If you want to have easy access to palettes like Tool Palettes, Properties, and External References, without having them clutter your screen or having to open and close them all the time, check out the new "anchor" option. (I think this was introduced in version 2006.) Right-clicking on the title bar of a palette (it's usually blue) brings up a shortcut menu with, among other things, "Anchor Left <" or "Anchor Right >". Choosing one of these attaches the palette to that side of the screen, where it rolls up in a nice little bar the width of a toolbar. Hover over the bar to bring up the whole palette. Move away, and it will auto-hide again. The nice thing about anchoring is that you can stack several palettes on top of each other in the same narrow space, yet they still unroll to the full size of your screen. Try it by anchoring both Tool Palettes and Properties to the left, and you'll see what I mean. Anchoring palettes is a great way to maximize your screen real estate.
Since Erik and Shaan have been nice enough to mention my blog on theirs, I figured I'd return the favor. (Of course, chances are you got here by visiting one of their blogs, but whatever.) :-) The LT Side of Things is Erik's new blog, dedicated to helping people get the most out of LT. Sounds like he may be focusing more on the customizing tips & tricks (yes, you CAN customize LT), where I tend to stick to out-of-the-box stuff. And of course, Between the Lines is Shaan's place for Autodesk/AutocCAD news, tips, and much more entertaining reading.
You can drag-and-drop files from Windows Explorer directly into AutoCAD. Dragging with the left mouse button inserts the dragged file as a block into the current drawing. Using the right button to drag brings up a shortcut menu for inserting, opening, or creating an xref. (If there are no drawings open, left- or right-dragging opens the file.)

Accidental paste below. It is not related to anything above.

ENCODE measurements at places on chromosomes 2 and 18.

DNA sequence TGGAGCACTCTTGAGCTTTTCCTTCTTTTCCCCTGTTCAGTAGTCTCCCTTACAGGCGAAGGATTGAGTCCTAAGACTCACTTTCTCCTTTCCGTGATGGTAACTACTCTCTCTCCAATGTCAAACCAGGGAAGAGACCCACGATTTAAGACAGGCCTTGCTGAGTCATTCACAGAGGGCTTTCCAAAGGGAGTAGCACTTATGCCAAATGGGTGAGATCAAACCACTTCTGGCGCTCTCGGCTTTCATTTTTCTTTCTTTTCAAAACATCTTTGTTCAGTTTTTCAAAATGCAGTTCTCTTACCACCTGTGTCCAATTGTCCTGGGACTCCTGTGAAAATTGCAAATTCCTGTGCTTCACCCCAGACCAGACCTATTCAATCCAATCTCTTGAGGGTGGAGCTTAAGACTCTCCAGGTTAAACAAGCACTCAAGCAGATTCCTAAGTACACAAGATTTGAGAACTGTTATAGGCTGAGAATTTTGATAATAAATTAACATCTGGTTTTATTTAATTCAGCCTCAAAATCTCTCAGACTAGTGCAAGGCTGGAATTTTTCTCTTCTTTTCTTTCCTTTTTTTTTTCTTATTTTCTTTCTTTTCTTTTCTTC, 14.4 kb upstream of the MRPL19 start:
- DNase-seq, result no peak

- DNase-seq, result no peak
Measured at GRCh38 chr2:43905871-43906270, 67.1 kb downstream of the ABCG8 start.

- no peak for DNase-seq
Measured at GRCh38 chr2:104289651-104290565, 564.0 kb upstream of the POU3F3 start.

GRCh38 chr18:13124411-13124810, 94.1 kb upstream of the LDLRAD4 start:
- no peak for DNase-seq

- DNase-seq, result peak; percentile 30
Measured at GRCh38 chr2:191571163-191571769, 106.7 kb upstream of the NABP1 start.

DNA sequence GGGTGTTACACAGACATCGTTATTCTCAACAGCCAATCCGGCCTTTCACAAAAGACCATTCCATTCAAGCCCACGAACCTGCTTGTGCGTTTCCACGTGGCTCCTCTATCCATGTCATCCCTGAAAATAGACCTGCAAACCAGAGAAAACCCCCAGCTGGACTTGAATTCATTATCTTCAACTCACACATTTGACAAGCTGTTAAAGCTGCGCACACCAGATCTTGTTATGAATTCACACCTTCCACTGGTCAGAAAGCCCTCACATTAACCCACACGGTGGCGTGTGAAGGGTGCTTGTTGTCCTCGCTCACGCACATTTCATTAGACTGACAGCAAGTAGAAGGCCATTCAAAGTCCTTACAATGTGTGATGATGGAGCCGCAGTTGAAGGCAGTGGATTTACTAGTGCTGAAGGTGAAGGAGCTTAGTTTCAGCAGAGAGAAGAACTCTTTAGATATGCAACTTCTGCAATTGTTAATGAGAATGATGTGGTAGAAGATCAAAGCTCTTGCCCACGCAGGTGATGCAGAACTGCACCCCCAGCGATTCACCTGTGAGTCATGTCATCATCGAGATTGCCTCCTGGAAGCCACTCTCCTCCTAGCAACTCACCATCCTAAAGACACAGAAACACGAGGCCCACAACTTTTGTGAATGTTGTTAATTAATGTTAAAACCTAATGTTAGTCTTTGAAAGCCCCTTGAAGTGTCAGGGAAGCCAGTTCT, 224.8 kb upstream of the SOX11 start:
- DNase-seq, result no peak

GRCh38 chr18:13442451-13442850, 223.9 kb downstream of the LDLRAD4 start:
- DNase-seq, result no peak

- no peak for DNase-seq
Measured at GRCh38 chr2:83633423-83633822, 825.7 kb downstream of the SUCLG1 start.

When moving or copying objects, you don’t always have to pick the second point. Instead, use the option. Here’s how it works:
- Select your objects, then hit Enter.<\li>
- Now – instead of picking a point on the screen, type in the displacement amounts (X,Y) and hit Enter. (In other words, if you want to move something 6 inches over and 3 up, type “6,3”.)
- At the next prompt, Specify second point of displacement or : hit Enter.
AutoCAD comes with its very own spell checker! Just type SPELL at the command line (or go to Tools->Spelling), type ALL to get everything in the drawing (it will automatically filter out non-text objects), and it will check every text, mtext, and attribute object in the drawing – even those on different layouts. You may have to click your way past several abbreviations, but it’s a great way to catch typos.
You can use object snap tracking to set a reference distance for moving, stretching, or copying. To do this:
- Start your command (move, copy, stretch, etc.)
- Select the object to be moved.
- Hover over a point on the object – do not select it.
- When the name of the snap appears (endpoint, midpoint, etc.), move your mouse away from the point – still without clicking. You will see a dotted line appear between your cursor and the hovered point, showing you an angle and a distance.
- Type the distance you want (the angle will be set by the direction of the dotted line).
- Now your base point is set at that specified distance and angle away from your object, and you can move/copy/stretch it relative to any other point in the drawing.
AutoCAD stores everything you type at the command line in a "buffer" which can be accessed with the up and down arrow keys. This is useful for repeating commands or distances that you entered a couple lines ago and don't feel like re-typing. If you're using Dynamic Input, though, INPUTHISTORYMODE must be set to 0, or the "input" returned will be the coordinates of the points, not any distances or text typed in.
Many options are found in right-click menus, including the ability to repeat commands -- even "long" commands like "break at point". With that example, hitting Enter or spacebar would simply repeat the command (without the "at point" option) but a right-click will bring up the option to repeat the entire function.